In a historic ruling, the U.S. Equal Employment Opportunity Commission has determined that job bias against transgender employees on the basis of gender identity amounts to sex discrimination under existing law.
The determination came about as part of the resolution of a case filed by the Transgender Law Center on behalf of Mia Macy, a transgender woman who allegedly was denied a job as a ballistics technician at the federal Bureau of Alcohol, Tobacco, Firearms and Explosives’s laboratory in Walnut Creek, Calif., after she announced she was transitioning from male to female. The decision, made unanimously by the commission on a 5-0 vote, was made public Monday evening.
“[W]e conclude that intentional discrimination against a transgender individual because the person is transgender is, by definition, discrimination ‘based on … sex,’ and such discrimination therefore violates Title VII,” the decision states.
EEOC is the federal agency that interprets and enforces federal non-discrimination laws. Its decision on transgender workers applies to both public and private employers throughout the United States, including in the 34 states where non-discrimination laws based on gender identity don’t exist.
Title VII of the Civil Rights Act of 1964 prohibits employment discrimination based on race, color, religion, sex and national origin. Various courts have determined that transgender workers are protected against discrimination on the basis of this statute, but the decision on Monday marks the first time the EEOC has decided the law protects transgender workers.
Masen Davis, executive director of the Transgender Law Center, said the significance of the decision is “hard to overstate.”
“Transgender people already face tremendous rates of discrimination and unemployment,” Davis said. “The decision today ensures that every transgender person in the United States will have legal recourse to employment discrimination, and with it a way to safeguard their access to vital employment benefits such as health insurance and retirement savings plans.”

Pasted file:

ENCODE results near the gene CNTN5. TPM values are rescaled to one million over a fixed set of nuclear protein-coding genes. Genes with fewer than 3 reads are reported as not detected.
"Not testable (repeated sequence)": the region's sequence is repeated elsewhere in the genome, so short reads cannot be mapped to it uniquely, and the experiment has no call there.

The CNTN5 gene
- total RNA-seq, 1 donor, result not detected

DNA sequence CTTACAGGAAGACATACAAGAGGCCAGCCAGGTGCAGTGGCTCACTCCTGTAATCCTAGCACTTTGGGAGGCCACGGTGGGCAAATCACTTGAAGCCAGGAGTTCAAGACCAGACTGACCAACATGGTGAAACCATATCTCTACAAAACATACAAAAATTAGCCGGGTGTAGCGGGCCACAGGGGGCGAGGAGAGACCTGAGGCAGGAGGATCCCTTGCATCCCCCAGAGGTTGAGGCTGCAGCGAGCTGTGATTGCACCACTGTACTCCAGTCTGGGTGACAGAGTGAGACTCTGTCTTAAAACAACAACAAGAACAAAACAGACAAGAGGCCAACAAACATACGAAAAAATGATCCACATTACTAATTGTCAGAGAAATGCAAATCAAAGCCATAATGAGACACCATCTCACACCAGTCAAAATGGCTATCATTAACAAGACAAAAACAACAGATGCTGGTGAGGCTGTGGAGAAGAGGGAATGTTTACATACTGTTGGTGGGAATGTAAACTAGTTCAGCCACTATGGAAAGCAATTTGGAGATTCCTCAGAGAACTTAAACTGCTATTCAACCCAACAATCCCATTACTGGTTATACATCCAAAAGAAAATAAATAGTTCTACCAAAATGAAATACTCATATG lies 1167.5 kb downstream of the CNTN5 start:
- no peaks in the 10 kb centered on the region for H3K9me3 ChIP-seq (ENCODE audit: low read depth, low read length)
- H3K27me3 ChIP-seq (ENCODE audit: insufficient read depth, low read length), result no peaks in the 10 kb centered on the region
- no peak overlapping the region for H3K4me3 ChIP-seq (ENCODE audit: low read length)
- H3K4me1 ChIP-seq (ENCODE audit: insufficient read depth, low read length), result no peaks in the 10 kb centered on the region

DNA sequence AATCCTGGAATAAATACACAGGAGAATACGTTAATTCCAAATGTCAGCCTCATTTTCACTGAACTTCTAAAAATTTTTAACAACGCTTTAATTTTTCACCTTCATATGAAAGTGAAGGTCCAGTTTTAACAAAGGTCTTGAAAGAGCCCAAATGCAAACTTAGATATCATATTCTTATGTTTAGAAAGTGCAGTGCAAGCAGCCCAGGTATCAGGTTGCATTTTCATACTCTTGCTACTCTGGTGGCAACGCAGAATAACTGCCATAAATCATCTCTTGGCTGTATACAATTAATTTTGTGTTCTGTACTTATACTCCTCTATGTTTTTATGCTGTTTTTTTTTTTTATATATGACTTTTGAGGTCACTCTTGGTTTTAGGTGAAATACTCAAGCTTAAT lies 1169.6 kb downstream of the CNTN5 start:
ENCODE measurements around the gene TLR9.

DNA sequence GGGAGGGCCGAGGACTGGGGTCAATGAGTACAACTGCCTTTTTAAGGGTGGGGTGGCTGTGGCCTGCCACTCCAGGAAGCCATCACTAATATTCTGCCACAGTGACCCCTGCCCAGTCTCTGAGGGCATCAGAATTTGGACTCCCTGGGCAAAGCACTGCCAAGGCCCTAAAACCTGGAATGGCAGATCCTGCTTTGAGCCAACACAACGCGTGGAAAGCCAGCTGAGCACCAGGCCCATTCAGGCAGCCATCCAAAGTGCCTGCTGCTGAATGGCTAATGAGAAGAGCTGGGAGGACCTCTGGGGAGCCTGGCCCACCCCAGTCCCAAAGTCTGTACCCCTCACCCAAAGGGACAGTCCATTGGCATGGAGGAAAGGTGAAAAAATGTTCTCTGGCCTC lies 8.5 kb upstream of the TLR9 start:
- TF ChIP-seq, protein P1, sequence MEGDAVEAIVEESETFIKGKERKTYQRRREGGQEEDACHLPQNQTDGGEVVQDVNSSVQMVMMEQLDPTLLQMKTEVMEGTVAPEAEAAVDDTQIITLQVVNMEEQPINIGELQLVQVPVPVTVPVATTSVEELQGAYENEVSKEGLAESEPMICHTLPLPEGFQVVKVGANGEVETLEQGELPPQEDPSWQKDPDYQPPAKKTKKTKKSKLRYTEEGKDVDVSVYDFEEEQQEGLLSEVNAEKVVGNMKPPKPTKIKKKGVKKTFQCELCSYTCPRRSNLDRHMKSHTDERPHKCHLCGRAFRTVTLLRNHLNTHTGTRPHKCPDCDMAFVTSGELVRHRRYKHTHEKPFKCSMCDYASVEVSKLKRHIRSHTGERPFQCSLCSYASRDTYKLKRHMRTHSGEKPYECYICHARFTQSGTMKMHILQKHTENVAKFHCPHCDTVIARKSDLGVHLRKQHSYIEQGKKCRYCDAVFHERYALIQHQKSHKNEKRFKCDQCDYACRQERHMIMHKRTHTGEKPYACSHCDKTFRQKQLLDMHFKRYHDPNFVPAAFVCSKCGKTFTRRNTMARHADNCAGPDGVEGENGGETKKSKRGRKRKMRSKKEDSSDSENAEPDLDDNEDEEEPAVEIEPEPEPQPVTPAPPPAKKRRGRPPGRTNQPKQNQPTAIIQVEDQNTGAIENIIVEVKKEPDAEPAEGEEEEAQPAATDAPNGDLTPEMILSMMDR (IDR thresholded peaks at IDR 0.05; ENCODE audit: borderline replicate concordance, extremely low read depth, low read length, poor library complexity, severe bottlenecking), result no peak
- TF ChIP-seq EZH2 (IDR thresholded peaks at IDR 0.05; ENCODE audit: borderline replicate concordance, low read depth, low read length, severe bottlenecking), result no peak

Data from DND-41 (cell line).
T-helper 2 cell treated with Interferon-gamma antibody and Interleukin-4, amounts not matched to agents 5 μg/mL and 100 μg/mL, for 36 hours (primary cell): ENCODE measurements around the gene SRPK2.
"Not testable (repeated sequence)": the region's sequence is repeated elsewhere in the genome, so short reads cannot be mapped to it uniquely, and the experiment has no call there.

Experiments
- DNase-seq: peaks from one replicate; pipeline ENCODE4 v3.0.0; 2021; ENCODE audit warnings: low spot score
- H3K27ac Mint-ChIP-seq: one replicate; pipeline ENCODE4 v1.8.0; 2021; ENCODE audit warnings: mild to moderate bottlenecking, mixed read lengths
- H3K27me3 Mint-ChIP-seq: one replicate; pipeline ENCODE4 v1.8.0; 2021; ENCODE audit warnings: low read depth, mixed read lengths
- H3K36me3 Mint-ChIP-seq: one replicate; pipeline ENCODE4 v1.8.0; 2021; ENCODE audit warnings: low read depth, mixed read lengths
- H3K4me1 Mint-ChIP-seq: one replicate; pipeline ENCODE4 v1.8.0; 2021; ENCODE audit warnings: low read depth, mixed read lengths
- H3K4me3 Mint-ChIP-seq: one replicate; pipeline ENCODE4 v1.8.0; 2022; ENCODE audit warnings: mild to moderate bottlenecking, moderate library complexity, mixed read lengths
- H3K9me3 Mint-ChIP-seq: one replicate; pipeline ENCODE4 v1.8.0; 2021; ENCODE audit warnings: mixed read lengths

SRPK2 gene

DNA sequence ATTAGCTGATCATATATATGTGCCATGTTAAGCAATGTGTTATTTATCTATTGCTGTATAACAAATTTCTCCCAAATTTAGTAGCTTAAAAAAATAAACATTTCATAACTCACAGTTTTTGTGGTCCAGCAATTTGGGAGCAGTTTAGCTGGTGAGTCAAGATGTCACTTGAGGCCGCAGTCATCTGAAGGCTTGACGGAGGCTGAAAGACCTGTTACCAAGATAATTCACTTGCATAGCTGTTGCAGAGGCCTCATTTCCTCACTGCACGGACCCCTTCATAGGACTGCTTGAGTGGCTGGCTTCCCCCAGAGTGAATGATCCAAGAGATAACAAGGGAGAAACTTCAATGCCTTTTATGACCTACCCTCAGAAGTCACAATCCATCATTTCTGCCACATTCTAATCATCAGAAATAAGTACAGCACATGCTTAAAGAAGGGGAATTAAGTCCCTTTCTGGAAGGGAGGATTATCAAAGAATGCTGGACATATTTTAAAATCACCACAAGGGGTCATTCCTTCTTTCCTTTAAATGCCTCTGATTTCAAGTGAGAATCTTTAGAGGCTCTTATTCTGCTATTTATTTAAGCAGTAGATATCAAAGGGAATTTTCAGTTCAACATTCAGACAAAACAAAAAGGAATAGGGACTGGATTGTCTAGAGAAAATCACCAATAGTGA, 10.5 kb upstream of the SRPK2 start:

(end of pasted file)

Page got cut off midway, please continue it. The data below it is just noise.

EEOC makes the decision after the Obama administration took flak from the LGBT community for deciding at this time against issuing an executive order requiring federal contractors to have non-discrimination policies based on sexual orientation and gender identity. The EEOC decision could provide a path to provide transgender workers seeking a remedy against discrimination in lieu of the executive order.
While still presenting as male, Macy, a veteran and former police detective, was told in January 2011 she would receive a position she wanted at the Walnut Creek crime laboratory. As evidence of her impeding hire, Aspen of DC, the contractor responsible for filling the position, contacted her to begin the necessary paperwork and said an investigator was performing a background check.
But after informing the contractor in March 2011 that she would transition from male to female, Macy received an email from the contractor stating that position, due to federal budget constraints, had been cut. Later, she was told someone else was awarded the position.
Believing she had faced job discrimination, Macy on June 13 filed a formal complaint with the EO for the agency, typing in “gender identity” and “sex stereotyping” as the basis of her complaint. After some back-and-forth between Macy and the agency over whether she could seek relief under Title VII, Macy appealed the case in December to EEOC, which determined the law offers her protection as well as protection to other transgender workers.
In a statement, Macy thanked the Transgender Law Center for its support and said she was “proud” to be part of the groundbreaking decision.